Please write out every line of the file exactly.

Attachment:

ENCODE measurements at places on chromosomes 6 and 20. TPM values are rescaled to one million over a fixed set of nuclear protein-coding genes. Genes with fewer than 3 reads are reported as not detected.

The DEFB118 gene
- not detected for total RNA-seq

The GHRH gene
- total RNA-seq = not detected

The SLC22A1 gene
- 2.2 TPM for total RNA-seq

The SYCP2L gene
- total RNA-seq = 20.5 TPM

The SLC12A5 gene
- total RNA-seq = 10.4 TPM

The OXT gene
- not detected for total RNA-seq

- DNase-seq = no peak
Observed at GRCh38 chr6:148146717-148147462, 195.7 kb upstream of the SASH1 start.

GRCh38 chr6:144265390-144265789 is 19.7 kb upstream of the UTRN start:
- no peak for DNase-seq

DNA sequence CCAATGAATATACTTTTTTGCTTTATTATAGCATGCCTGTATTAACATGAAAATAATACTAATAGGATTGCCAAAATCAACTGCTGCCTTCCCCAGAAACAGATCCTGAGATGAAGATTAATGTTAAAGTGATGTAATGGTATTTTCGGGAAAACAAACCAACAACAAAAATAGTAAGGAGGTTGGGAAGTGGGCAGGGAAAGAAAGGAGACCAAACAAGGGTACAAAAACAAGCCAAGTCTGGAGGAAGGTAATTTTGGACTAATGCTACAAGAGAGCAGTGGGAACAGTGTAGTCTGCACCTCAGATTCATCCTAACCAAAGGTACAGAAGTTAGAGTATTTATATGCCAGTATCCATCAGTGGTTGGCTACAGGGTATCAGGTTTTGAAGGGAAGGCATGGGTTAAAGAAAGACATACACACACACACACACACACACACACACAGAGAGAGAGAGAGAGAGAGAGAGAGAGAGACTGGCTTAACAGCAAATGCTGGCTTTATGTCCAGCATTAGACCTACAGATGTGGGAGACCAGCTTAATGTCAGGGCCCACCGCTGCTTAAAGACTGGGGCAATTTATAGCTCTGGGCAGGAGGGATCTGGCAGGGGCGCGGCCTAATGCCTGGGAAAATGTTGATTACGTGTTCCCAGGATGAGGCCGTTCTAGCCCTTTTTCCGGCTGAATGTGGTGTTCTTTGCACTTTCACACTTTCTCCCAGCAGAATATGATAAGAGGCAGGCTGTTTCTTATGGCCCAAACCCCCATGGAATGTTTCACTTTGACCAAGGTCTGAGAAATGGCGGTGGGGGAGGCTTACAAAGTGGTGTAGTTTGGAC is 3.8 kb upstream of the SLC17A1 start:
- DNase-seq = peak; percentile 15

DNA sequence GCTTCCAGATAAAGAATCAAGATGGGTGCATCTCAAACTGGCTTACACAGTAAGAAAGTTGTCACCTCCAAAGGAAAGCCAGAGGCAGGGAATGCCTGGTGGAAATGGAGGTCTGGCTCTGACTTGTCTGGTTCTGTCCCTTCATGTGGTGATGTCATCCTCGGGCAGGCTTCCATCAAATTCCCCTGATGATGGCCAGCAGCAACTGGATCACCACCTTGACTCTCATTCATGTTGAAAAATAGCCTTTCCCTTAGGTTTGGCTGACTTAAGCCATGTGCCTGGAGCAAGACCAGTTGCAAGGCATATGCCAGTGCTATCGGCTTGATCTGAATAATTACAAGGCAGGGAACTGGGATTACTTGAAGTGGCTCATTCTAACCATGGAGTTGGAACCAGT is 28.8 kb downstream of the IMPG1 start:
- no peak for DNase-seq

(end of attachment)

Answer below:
ENCODE measurements at places on chromosomes 6 and 20. TPM values are rescaled to one million over a fixed set of nuclear protein-coding genes. Genes with fewer than 3 reads are reported as not detected.

The DEFB118 gene
- not detected for total RNA-seq

The GHRH gene
- total RNA-seq = not detected

The SLC22A1 gene
- 2.2 TPM for total RNA-seq

The SYCP2L gene
- total RNA-seq = 20.5 TPM

The SLC12A5 gene
- total RNA-seq = 10.4 TPM

The OXT gene
- not detected for total RNA-seq

- DNase-seq = no peak
Observed at GRCh38 chr6:148146717-148147462, 195.7 kb upstream of the SASH1 start.

GRCh38 chr6:144265390-144265789 is 19.7 kb upstream of the UTRN start:
- no peak for DNase-seq

DNA sequence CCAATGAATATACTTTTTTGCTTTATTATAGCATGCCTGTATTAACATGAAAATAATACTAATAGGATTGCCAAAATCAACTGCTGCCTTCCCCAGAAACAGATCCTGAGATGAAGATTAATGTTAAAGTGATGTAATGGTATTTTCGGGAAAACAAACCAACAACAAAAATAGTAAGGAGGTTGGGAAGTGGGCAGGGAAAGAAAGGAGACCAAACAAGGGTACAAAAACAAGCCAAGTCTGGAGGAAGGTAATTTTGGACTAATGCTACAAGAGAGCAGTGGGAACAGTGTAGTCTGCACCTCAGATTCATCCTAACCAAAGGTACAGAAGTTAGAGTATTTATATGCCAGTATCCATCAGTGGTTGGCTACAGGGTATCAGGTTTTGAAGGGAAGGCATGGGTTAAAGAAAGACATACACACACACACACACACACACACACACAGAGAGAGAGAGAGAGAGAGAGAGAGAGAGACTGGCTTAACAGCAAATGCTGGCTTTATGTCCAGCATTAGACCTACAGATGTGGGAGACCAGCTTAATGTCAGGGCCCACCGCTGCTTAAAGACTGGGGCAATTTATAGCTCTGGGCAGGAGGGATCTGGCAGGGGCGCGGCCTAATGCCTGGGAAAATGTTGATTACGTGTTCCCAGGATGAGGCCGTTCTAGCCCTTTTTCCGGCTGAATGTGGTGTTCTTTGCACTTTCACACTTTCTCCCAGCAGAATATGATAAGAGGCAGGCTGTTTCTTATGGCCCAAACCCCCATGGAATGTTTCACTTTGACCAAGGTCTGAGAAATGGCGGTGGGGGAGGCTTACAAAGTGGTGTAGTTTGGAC is 3.8 kb upstream of the SLC17A1 start:
- DNase-seq = peak; percentile 15

DNA sequence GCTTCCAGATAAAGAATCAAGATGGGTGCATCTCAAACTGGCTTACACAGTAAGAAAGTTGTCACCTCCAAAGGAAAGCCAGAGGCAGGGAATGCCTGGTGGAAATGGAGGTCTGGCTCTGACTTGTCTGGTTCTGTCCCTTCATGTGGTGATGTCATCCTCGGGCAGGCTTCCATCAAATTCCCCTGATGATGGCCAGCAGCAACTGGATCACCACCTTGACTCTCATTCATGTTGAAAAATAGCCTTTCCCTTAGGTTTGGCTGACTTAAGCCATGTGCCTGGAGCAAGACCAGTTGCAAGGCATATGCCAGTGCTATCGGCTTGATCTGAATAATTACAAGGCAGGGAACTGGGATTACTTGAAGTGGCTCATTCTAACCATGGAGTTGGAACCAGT is 28.8 kb downstream of the IMPG1 start:
- no peak for DNase-seq